Why 2017 Was the Deadliest Year for Environmental Activists

a-Contenido informativo propioWhy 2017 Was the Deadliest Year for Environmental Activists

National Geographic

By Elaina Zachos

Like some environmental activists, nurse and anthropologist Isela Gonzálezrisks her life every day.

“Once, outside a trial, someone approached me and threatened me with death for helping indigenous communities,” recalls González, who is the executive director of the pro-indigenous nongovernmental organization Alianza Sierra Madre. “With these killings, they want to put terror not only into the indigenous communities but to [those that help] as well.”

The lives of countless peaceful protesters are jeopardized each year in land and environmental disputes, and a new study says more than 200 people were killed last year. That makes 2017 the deadliest year yet.

“It affects me morally and physically,” González says. “But at the same time, the desire for justice and reparations for the fallen defenders, for their families, and above all that this never happens again—that’s an energy that compels you to keep working.”

An Increasing Death Toll

According to the international environmental organization Global Witness, 2017 saw a total of 207 killings of environmental activists, or defenders. That’s more than 2016, making 2017 the deadliest year on record.

Agribusiness, which is any business that earns revenue from agriculture, had the most deaths associated with it, with a reported 46 activists killed in disputes over large-scale agriculture projects. Agribusiness was followed by the oil and mining industry, which has historically been the most dangerous field for activists, with 40 killings. Poaching and logging were tied for third with 23 reported deaths each.

“Our statistics only represent the tip of the iceberg,” says Ben Leather, the lead investigator on the study and senior campaigner at Global Witness. “Because of the difficulties in reporting and verifying, the numbers are most certainly higher.”

Global Witness used data sets from national and international sources, such as annual reports and other public information. The organization only included verifiable deaths in the report, fact-checking information like the names of defenders and their causes of death.

The total death toll was likely much higher, Leather says, due to underreporting. Numbers couldn’t be found for countries with especially restricted free speech, like China, Russia, and some parts of central Asia. Africa, the study says, had a deceptively low reportage that could be due to undocumented killings.

Nearly 60 of the murders took place in Latin America. Brazil was the deadliest country overall, with 57 killings. The Philippines saw 48 deaths—the largest number seen in an Asian country—and Mexico’s defender death rate increased fivefold, from three killings in 2016 to 15 in 2017.

According to the study, 30 killings were linked to the army and 23 to the police. Gangs, security guards, landowners, poachers, and other non-state actors allegedly carried out at least 90 killings.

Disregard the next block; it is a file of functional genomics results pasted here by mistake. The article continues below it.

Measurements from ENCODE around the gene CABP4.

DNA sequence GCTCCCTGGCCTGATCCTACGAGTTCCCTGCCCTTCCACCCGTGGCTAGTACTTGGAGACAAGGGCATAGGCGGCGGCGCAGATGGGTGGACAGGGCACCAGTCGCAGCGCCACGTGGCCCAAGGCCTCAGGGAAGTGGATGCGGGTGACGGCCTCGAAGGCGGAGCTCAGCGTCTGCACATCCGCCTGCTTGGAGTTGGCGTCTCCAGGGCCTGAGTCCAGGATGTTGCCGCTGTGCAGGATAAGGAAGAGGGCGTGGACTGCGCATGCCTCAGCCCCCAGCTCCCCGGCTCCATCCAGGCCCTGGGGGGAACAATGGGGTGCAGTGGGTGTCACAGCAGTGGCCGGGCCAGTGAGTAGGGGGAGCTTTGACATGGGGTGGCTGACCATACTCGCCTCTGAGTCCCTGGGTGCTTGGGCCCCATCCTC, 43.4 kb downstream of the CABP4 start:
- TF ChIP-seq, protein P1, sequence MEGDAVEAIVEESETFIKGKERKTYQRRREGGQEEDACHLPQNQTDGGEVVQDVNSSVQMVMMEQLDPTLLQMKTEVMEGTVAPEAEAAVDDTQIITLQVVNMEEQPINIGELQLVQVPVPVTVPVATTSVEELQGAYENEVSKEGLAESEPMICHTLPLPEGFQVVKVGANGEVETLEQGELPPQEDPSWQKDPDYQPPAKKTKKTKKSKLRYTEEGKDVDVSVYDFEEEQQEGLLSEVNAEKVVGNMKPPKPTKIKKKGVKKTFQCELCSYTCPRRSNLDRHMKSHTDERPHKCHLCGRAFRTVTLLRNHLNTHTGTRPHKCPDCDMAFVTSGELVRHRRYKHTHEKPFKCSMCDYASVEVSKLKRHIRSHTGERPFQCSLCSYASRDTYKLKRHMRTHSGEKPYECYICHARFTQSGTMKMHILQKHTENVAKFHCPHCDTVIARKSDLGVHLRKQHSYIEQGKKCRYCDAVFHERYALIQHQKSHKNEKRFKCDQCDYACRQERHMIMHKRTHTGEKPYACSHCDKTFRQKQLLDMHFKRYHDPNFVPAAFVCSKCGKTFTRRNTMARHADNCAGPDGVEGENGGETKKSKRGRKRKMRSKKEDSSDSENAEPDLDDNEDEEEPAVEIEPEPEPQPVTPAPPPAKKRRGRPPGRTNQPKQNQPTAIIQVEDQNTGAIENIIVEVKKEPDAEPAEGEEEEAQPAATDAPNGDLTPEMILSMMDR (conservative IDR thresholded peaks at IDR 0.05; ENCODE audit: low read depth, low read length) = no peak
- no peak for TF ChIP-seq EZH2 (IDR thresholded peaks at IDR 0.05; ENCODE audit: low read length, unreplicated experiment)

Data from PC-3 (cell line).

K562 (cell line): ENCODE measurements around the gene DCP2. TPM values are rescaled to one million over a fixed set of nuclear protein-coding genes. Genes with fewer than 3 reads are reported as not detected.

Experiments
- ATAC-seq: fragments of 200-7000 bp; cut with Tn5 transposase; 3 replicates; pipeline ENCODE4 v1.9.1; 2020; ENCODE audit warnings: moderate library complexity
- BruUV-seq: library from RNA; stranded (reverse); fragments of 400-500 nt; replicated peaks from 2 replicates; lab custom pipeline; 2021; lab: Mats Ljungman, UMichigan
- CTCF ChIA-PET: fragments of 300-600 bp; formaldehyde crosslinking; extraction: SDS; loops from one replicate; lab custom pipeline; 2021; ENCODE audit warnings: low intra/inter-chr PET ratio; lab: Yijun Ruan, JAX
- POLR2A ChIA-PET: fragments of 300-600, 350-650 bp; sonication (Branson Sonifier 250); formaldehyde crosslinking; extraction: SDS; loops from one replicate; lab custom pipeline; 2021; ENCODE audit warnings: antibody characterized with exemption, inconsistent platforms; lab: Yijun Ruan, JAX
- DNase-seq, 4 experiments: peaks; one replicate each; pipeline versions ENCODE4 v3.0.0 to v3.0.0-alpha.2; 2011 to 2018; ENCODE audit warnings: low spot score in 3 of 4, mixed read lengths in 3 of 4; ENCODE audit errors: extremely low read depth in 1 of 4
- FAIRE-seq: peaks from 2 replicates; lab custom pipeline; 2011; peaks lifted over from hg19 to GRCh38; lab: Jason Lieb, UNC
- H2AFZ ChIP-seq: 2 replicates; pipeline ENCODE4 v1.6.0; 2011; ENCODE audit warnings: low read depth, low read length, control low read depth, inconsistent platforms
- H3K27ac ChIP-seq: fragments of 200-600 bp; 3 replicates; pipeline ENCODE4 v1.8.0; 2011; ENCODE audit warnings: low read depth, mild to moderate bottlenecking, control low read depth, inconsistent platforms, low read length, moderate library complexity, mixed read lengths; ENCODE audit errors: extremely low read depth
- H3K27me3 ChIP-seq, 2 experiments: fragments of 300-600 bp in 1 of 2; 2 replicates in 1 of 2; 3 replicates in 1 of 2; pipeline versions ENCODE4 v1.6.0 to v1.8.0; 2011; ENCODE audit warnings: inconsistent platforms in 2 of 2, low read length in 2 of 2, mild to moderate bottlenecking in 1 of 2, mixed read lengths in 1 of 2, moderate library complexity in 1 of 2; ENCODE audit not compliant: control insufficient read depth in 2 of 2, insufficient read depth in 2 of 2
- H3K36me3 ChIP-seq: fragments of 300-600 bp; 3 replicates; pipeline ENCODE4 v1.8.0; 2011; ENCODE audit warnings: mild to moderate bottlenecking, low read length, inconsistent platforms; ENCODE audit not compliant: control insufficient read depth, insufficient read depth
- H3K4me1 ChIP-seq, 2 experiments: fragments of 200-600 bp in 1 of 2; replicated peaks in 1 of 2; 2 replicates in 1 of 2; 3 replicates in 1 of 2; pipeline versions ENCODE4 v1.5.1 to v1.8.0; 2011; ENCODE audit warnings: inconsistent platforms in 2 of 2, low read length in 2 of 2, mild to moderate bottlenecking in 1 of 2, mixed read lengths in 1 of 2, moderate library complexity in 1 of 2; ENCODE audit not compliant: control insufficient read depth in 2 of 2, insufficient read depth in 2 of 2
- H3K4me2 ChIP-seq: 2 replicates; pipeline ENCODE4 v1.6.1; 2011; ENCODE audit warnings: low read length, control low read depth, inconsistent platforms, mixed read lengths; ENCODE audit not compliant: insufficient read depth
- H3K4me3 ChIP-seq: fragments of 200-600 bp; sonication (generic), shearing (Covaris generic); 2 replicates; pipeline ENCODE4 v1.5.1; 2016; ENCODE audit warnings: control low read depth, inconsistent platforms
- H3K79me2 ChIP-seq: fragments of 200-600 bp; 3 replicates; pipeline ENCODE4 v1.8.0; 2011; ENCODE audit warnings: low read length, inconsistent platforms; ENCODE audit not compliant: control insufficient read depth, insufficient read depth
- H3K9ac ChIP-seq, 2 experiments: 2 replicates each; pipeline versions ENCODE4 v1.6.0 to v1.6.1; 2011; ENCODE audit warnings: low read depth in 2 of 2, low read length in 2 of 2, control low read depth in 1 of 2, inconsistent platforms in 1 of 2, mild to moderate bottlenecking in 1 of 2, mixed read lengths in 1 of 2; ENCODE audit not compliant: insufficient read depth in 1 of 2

“Corruption is a big issue here,” Leather says. “Those officials who ought to be defending the rights of activists are actually complicit in these attacks.”

Contrary to the rest of the study, Honduras showed the opposite trend. The Central American country had fewer environmental activist killings than previous years, but civil society there is the most repressed it’s ever been.

“There are a whole range of tactics used to silence defenders and the killings only represent the sharpest edge of that,” Leather says.

In addition to individual killings, 2017 saw more massacres of defenders than any other year. In at least seven cases, more than four defenders were killed at a single time, which shows that perpetrators are feeling more emboldened, Leather says. In the past, killings have rarely been prosecuted.

“The report is about much more than just data,” Leather says. “It’s about a widespread culture of impunity that is allowing violence.”

Looking Forward

Despite the risks, environmental defenders continue to fight.

“I keep going because it’s my job. To abandon these communities, to abandon my work, would be like giving up in the face of terror and threats,” González Díaz says. “Yes, of course I have a lot of fear, but also—all the defenders have coping mechanisms. We’ve prepared ourselves for this. I think it’s a life decision that one takes.”

In many of these fields, buyers’ decisions can have an impact, says Global Witness. Consumers can write to companies and tell them to make sure local people are being respected throughout the supply chain. People can also ask their representatives to put pressure on countries to prosecute these crimes.

In agribusiness, one particularly controversial plant is palm oil. Forests have been felled to make room for palm oil plantations, and the edible oil is in about half of all packaged supermarket products, from chocolate, margarine, and ice cream to shampoo and lipstick.

“If you’re consuming products with palm oil in them, you could write to the company and ask exactly what they’re doing to tackle this issue,” says Leather.

Other crops that have contributed to land disputes include coffee, sugar, and fruit, such as bananas and pineapples. Mining and logging, which are still dangerous fields for environmental defenders, contribute to products from electronics to furniture.

“A lot more needs to be done if we’re to reverse this trend,” Leather says. “People should not need to die or be threatened just to protect their land or their environment. If we can take a stand, hopefully we can persuade our governments and businesses to do likewise.”